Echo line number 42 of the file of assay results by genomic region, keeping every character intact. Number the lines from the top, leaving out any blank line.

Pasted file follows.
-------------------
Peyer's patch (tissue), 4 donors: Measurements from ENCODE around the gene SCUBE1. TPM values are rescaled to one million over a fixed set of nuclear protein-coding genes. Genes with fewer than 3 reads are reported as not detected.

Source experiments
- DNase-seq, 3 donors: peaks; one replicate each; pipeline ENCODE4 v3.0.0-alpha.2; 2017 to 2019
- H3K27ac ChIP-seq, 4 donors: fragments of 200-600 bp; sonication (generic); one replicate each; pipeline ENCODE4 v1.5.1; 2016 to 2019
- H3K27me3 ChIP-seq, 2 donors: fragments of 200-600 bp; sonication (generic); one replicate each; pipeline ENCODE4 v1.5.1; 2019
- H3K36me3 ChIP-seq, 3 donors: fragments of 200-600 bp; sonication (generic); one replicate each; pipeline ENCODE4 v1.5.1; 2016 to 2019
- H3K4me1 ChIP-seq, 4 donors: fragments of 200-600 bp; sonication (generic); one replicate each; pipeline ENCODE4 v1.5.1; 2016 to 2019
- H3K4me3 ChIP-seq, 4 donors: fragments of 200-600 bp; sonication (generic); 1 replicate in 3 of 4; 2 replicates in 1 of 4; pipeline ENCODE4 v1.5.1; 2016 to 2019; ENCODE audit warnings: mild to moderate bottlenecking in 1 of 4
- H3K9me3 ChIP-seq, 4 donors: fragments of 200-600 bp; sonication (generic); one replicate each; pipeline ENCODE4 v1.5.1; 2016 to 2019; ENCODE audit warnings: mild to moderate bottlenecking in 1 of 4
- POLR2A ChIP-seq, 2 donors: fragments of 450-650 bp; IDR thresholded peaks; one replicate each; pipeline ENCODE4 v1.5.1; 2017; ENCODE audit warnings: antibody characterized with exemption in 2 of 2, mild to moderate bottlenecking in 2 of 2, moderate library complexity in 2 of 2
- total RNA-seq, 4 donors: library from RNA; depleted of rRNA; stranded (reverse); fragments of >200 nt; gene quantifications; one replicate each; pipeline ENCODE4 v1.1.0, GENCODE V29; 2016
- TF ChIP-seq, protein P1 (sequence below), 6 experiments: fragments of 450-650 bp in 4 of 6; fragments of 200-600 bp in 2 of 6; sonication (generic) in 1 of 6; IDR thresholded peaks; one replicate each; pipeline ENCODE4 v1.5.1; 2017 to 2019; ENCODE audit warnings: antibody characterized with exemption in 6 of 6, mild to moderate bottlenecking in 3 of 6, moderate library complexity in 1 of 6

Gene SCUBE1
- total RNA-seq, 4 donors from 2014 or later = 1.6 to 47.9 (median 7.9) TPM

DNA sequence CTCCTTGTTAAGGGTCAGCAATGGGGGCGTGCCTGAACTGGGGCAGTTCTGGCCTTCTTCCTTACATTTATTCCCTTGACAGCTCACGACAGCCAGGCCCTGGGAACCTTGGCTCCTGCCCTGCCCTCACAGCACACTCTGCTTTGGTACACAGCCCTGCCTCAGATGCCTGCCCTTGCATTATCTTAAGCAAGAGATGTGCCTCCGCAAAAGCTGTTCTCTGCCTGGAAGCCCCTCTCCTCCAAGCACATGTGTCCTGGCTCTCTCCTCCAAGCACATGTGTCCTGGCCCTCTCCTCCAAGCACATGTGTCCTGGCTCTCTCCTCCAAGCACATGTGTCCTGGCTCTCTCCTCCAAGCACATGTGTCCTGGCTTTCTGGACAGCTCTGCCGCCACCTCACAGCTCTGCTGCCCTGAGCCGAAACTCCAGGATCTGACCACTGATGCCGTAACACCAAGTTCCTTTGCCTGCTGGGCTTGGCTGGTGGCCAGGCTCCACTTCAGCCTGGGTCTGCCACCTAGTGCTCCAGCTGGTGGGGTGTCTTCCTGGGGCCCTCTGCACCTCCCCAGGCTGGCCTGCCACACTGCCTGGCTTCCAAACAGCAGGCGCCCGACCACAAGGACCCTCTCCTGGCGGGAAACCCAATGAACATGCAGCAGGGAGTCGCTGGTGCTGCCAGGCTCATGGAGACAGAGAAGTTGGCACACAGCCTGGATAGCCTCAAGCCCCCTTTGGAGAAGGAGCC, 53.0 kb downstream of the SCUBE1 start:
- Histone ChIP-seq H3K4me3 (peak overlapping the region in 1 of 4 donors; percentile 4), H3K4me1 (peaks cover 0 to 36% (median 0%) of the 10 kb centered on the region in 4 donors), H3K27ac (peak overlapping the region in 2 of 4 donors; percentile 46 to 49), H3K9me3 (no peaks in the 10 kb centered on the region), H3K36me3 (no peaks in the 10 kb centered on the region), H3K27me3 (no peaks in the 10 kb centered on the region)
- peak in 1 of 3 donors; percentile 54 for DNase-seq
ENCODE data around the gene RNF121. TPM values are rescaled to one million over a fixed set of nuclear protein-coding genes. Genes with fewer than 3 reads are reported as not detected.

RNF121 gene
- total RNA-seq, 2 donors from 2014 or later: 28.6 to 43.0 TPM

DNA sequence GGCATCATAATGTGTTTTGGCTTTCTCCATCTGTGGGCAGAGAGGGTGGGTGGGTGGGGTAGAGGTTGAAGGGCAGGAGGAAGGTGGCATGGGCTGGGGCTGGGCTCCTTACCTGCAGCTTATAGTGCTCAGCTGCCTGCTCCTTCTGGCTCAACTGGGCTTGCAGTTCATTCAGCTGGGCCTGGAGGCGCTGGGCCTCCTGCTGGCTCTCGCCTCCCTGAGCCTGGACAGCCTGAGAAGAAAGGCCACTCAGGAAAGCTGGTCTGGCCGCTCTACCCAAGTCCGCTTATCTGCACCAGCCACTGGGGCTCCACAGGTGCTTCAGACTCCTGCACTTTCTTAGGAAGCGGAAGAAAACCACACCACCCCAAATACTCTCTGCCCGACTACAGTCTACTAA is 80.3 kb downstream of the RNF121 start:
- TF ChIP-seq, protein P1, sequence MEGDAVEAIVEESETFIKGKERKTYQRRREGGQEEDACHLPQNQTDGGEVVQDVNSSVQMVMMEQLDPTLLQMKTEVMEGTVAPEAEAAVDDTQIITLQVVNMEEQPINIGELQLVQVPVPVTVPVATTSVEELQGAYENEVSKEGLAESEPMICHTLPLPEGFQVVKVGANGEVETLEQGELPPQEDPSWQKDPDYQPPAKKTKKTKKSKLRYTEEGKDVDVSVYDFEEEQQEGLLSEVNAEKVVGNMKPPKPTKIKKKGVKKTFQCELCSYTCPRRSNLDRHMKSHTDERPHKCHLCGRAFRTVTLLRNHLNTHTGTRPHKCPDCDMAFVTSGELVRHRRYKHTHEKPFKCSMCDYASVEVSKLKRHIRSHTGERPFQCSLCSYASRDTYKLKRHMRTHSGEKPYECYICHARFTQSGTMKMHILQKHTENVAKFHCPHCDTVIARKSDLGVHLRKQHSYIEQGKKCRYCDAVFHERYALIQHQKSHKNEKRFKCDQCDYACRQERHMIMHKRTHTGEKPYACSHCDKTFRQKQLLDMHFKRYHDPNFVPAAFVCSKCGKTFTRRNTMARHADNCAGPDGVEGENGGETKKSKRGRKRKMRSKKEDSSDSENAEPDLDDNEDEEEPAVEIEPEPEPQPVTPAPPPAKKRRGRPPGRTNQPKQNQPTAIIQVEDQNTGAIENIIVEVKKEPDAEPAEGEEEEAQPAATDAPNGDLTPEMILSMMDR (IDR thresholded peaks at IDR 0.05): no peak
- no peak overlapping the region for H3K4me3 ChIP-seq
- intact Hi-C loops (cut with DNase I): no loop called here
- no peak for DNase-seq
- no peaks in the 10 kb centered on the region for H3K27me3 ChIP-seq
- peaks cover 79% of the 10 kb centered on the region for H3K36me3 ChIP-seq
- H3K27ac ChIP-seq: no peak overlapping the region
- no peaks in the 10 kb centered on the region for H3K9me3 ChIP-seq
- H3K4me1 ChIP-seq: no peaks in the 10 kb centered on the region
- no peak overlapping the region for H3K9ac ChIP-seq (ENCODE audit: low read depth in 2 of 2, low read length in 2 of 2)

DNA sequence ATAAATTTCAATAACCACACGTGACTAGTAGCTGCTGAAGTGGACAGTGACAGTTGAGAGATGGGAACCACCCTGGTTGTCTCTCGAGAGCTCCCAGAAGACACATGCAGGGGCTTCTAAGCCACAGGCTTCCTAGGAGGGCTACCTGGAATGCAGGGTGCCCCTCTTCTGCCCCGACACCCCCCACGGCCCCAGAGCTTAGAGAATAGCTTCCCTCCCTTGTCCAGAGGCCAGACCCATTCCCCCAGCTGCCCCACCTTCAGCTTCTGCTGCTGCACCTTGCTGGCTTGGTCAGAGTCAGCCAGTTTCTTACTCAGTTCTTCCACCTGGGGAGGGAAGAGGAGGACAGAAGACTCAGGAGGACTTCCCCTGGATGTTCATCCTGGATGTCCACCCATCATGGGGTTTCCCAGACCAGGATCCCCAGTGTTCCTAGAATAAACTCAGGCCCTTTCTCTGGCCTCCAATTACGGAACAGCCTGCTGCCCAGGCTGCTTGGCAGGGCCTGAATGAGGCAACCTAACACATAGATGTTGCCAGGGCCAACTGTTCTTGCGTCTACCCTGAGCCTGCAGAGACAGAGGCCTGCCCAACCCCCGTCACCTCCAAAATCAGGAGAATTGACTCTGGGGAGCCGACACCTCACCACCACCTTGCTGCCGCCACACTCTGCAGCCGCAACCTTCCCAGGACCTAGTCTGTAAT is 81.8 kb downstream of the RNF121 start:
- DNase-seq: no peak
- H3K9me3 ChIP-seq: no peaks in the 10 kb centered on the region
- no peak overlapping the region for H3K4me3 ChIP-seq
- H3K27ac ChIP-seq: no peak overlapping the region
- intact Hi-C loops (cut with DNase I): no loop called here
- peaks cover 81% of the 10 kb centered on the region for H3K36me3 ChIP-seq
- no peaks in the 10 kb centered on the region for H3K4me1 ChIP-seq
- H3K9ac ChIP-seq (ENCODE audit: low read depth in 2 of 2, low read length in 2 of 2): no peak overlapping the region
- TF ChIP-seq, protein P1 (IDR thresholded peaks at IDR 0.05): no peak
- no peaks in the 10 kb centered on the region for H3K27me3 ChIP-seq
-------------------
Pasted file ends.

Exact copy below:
- no peaks in the 10 kb centered on the region for H3K27me3 ChIP-seq